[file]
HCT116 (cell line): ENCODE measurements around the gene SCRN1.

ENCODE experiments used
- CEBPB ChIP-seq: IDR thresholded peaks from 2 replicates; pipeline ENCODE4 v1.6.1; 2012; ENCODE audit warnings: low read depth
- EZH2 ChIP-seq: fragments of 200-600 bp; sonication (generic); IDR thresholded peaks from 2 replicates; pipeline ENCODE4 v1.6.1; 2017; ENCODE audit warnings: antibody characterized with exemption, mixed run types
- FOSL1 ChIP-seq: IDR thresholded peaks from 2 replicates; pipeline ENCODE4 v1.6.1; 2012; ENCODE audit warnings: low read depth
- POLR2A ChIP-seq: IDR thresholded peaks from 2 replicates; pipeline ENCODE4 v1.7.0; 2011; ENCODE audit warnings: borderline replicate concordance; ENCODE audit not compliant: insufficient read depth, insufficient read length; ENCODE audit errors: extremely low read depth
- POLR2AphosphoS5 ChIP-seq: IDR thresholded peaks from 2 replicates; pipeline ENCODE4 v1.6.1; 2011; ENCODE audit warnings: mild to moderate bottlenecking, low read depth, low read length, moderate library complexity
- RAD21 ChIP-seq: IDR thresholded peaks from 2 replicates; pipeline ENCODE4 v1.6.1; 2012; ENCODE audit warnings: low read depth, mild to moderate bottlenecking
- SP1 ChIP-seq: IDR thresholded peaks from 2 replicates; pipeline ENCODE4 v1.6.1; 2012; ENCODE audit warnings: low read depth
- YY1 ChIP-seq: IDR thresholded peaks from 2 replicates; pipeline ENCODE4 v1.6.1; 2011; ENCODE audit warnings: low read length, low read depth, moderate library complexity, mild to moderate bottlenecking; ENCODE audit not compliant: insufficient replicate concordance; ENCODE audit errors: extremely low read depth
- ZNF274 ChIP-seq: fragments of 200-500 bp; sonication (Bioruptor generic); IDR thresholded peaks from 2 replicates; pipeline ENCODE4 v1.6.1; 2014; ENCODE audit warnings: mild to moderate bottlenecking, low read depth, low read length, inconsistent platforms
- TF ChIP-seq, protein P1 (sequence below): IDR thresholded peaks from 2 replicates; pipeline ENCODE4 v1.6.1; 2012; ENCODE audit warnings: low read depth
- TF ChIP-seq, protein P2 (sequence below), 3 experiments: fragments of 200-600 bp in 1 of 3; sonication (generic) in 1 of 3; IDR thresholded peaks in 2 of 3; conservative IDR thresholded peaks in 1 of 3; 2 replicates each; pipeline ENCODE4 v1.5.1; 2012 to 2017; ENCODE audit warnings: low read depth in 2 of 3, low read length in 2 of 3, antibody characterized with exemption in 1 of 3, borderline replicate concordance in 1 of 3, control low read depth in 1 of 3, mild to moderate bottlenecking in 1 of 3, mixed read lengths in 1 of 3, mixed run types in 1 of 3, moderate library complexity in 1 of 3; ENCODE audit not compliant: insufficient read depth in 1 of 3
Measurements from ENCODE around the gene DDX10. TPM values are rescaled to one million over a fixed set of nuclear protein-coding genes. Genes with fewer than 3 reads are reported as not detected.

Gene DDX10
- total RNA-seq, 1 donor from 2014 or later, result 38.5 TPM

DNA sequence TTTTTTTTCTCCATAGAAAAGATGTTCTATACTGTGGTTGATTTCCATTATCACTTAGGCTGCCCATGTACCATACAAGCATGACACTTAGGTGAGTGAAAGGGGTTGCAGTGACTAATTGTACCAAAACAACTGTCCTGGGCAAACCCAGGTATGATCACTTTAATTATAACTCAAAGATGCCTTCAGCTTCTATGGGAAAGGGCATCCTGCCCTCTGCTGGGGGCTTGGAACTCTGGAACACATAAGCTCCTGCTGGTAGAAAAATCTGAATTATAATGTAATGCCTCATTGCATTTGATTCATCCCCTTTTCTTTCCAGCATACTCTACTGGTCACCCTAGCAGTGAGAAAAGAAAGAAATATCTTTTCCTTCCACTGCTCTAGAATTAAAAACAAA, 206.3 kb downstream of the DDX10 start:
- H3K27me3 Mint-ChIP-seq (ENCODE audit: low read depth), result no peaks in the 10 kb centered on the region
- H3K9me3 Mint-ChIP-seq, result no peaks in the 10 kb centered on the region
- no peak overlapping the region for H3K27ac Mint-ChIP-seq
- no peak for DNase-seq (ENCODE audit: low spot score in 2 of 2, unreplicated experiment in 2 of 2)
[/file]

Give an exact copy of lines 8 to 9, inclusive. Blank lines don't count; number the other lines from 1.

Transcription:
- RAD21 ChIP-seq: IDR thresholded peaks from 2 replicates; pipeline ENCODE4 v1.6.1; 2012; ENCODE audit warnings: low read depth, mild to moderate bottlenecking
- SP1 ChIP-seq: IDR thresholded peaks from 2 replicates; pipeline ENCODE4 v1.6.1; 2012; ENCODE audit warnings: low read depth